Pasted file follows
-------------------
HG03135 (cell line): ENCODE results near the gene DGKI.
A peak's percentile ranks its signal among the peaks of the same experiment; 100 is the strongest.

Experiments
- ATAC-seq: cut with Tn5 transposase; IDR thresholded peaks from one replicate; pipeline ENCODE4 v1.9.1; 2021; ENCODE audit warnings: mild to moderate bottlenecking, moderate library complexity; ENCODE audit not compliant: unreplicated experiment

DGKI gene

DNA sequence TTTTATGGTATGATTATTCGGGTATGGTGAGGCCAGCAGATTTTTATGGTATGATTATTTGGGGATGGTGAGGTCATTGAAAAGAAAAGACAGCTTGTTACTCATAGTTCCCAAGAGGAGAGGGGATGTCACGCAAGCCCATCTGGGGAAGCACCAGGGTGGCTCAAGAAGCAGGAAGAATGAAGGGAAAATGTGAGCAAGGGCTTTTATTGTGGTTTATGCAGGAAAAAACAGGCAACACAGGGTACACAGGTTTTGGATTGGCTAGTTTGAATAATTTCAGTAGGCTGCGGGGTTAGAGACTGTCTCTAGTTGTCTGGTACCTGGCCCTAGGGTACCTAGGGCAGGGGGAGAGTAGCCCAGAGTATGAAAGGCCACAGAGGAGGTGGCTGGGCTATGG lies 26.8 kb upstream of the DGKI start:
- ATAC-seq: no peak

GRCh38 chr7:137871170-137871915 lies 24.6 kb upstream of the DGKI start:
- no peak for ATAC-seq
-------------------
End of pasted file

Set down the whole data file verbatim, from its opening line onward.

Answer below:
HG03135 (cell line): ENCODE results near the gene DGKI.
A peak's percentile ranks its signal among the peaks of the same experiment; 100 is the strongest.

Experiments
- ATAC-seq: cut with Tn5 transposase; IDR thresholded peaks from one replicate; pipeline ENCODE4 v1.9.1; 2021; ENCODE audit warnings: mild to moderate bottlenecking, moderate library complexity; ENCODE audit not compliant: unreplicated experiment

DGKI gene

DNA sequence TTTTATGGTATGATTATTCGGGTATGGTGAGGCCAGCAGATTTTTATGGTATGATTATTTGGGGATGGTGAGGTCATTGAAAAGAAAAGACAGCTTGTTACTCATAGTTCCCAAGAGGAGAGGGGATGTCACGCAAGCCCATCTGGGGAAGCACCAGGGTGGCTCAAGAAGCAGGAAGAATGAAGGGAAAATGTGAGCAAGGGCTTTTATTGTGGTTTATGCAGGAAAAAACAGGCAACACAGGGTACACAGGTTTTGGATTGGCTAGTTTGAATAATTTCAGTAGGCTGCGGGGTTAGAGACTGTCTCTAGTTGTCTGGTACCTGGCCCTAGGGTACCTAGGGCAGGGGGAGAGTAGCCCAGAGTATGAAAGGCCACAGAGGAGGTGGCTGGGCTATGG lies 26.8 kb upstream of the DGKI start:
- ATAC-seq: no peak

GRCh38 chr7:137871170-137871915 lies 24.6 kb upstream of the DGKI start:
- no peak for ATAC-seq